For example, linear regression assumes that there is a linear relationship between $Y$ and $X_1$, $X_2$, ..., $X_p$.

There's no reason you couldn't define e.g. polynomials such as $X_2=X_1^2$ and $X_3=X_1^3$, in which case a linear model should indeed be able to fit that true $f$ reasonably well.

Edit: Alternately, to @whuber's point, they could have said

...it will not be possible to produce an accurate estimate using a regression that is linear in $X$.

Especially given that in Chapter 3 the authors note how a polynomial regression (nonlinear in $X$) is still a linear model (linear in the $\beta$s), it would have been helpful to be more explicit here. Their point here was not to say that the $f$ plotted in Figure 2.11 can't be well-approximated by a model linear in the $\beta$s---only that it can't be well-approximated by a model linear in $X$.

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    $\begingroup$ I think this ignores, and is contrary to, the setting of the figure and the quotation. The paragraph begins "On the other hand, bias refers to the error that is introduced by approximating a real-life problem, which may be extremely complicated, by a much simpler model." Clearly, then, allowing for the manipulations you suggest is not to the point. The entire point is that trying to approximate a curve by a line doesn't work well, no matter how large a dataset you might have. $\endgroup$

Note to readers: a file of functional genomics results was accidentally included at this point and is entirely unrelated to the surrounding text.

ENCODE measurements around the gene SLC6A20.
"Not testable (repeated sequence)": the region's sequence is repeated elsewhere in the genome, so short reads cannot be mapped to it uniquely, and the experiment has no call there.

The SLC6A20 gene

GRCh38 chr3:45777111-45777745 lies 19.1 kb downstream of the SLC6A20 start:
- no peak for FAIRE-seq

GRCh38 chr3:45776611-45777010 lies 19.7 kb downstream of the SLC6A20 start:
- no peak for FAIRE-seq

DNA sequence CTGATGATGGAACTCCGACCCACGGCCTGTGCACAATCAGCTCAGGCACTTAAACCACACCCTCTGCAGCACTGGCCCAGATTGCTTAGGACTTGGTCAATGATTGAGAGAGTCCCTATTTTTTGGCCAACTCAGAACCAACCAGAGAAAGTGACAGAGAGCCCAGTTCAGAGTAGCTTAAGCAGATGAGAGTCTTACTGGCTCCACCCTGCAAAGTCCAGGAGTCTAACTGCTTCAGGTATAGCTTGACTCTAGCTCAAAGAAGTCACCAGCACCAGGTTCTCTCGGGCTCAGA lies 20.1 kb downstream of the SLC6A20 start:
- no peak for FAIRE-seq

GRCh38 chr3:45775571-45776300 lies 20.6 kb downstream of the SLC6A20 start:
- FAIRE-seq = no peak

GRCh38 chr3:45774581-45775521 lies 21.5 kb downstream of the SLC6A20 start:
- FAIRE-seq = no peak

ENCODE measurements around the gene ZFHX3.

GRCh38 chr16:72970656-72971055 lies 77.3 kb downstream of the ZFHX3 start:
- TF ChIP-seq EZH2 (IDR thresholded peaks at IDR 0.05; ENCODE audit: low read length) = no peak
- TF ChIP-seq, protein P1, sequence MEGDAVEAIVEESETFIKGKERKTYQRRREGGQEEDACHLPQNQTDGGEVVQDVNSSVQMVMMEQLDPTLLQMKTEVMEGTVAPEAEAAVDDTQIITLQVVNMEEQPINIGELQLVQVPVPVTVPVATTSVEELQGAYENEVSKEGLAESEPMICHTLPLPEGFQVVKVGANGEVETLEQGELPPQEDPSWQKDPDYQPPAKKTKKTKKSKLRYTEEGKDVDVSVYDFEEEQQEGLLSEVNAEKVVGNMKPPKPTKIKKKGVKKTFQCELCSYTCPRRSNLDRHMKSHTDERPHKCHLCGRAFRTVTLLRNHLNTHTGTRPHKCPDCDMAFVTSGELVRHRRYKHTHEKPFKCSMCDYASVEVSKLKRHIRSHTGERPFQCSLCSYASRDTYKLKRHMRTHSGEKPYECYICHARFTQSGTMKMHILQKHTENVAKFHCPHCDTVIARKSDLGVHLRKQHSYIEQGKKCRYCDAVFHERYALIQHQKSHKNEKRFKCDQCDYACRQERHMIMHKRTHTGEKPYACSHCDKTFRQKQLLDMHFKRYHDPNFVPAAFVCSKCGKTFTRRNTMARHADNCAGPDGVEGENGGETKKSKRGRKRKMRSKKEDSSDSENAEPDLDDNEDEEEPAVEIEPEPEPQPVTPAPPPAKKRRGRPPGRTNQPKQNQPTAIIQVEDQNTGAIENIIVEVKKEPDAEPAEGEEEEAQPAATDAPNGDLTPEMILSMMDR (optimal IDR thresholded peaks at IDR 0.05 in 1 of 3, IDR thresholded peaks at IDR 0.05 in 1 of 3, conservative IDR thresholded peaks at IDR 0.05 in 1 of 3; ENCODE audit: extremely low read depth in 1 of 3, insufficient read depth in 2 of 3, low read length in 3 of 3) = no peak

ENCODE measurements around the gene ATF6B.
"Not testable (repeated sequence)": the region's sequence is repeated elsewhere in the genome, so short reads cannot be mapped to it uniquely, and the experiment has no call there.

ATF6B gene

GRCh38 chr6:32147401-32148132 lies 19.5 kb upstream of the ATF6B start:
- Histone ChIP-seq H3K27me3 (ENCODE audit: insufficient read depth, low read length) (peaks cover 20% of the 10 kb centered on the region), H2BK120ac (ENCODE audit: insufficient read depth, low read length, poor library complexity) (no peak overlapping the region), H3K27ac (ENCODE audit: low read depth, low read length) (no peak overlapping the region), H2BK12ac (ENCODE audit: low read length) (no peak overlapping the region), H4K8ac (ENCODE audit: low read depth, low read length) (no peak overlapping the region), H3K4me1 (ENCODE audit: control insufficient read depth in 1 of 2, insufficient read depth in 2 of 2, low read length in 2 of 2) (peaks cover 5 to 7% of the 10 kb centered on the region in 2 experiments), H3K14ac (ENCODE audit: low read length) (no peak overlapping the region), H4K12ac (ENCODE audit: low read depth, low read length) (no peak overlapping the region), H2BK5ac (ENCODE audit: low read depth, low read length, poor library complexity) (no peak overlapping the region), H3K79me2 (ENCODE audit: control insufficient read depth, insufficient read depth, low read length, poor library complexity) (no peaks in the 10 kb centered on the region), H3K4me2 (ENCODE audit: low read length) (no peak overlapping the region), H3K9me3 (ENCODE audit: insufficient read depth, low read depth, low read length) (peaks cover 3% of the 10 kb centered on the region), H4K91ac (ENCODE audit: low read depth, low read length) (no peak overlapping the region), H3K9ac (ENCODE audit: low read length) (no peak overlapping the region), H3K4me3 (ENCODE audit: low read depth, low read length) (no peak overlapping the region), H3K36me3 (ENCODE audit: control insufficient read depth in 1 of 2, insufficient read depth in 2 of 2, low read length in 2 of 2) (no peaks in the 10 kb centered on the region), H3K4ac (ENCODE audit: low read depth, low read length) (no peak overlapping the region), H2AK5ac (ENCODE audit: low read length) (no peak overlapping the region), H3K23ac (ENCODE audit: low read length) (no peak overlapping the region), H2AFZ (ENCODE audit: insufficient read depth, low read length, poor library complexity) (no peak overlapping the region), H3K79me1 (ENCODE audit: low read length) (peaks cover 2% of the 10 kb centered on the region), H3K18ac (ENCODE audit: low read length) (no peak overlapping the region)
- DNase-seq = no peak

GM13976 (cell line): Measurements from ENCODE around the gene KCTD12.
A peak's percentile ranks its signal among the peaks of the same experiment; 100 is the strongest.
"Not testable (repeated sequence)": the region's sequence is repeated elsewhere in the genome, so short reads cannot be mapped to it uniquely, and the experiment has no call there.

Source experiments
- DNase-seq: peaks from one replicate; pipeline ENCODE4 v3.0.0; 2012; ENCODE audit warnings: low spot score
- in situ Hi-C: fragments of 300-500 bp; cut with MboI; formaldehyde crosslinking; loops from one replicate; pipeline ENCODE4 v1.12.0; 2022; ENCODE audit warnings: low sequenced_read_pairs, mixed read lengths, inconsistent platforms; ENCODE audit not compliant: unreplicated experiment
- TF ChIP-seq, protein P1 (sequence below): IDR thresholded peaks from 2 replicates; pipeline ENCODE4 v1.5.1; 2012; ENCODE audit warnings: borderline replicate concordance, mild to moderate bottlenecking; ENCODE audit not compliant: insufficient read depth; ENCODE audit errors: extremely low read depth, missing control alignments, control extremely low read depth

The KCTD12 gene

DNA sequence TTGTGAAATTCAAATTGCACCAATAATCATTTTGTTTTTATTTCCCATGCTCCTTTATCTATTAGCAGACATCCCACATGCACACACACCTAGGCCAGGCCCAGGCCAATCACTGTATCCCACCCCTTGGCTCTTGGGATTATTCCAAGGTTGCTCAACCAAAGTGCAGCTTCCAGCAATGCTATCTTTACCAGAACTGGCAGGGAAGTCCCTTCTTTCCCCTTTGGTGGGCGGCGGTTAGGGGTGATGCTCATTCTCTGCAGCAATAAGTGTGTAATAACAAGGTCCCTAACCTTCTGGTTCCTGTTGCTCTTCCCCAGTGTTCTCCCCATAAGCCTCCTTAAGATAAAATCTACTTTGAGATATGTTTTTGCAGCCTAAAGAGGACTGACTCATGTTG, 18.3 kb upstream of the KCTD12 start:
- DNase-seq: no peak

– whuber
    May 18 at 15:13
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    $\begingroup$ @whuber I totally agree with you that the authors' point was "you can't approximate a curve well with a straight line, even with more data." But I agree with OP that their phrasing was legitimately confusing. I don't see them mentioning polynomials before this page 35, so this writeup is probably fine for introducing linear regr to a novice who's unlikely to think of "what about $X_2=X_1^2"? But it's unnecessarily ambiguous for someone who has seen polynomial models before -- & confusing for someone who reads Ch 3 (p.92 tells us a quadratic fit is a linear model!) and later reviews Ch 2. $\endgroup$